IF PRESIDENT CARTER had been asked two years ago to resolve an argument between the defer-to-the-Third-world-majority crowd at the State Department and the show-we-stand-by-our-old-friends gang at the National Security Council and Defense, he would likely have gone with the former. That seemed the president's natural bent, and neither events in the world nor political currents at home had led him to question it seriously. But these things have shifted and so has the emphasis of the president's diplomacy. He now seems somewhat chastened, more cautious and traditional, more ready to value continuity, predictability and loyaly. It is by and large a sensible turn. The latest evidence of it is his decision to sell Morrocco weapons to use against the Polisario guerrillas in the Western Sahara.

There is a chance, of course, that Morocco will take the weapons and, as critics of the deal fear, ignore the administration's advice to negotiate an end to its Western Sahara involvement. The struggle there involves a Moroccan effort to impose its sovereignty on a small population that has not had the opportunity to register its own political will in an acceptable way. But there are some special reasons to believe that Morocco will not simply take advantage of the administration. The arms to be sent are evidently enough to let Morocco hold up its end, which has gotten heavier since its own attacks into the Western Sahara provoked Polisario attacks back into Morocco, but not enough to ensure victory. While Washington fiddled over the arms decision, Morocco burned, becoming more impatient but also having full occasion to learn that Washington does not mean merely to sponsor a wider war. It is not that the administration deliberately dallied to make its point. But effect may have been the same.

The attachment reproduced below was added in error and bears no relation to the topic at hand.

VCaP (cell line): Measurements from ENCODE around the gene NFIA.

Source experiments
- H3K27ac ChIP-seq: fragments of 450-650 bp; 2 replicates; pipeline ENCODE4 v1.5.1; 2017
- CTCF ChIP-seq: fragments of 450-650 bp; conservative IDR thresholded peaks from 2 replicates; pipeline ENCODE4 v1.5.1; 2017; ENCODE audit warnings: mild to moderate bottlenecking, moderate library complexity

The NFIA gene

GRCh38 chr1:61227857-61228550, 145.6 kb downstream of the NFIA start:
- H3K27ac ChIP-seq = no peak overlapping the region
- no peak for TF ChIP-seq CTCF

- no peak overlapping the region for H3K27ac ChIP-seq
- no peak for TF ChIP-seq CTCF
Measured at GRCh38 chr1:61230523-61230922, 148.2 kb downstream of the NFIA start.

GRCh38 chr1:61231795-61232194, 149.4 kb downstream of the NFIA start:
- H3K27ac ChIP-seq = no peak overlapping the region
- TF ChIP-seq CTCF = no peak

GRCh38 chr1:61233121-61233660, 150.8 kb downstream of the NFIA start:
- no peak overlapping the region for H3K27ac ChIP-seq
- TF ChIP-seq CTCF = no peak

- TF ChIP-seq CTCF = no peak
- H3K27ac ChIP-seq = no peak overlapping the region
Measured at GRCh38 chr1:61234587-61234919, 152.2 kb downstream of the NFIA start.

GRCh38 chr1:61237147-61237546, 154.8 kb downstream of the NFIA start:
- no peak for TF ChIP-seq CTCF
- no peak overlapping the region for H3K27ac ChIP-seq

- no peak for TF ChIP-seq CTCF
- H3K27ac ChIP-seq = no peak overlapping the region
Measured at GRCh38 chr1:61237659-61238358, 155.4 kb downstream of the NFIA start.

The Western Sahara is a desolate place with a nomad population unaccustomed to national frontiers and with a relentlessly drifting desert. It is unfortunate that King Hassen stumbled into staking his prestige and perhaps even his reign on what happens there. In any event, for Washington the issue is not so much the Western Sahara, whose future has evoked concern on the part of various worthy Africans. The issue is King Hassan. He has been a friend, in Africa as well as the Middle East, and it is worth showing him and others who may be watching -- and everyone is watching -- that United States values his friendship.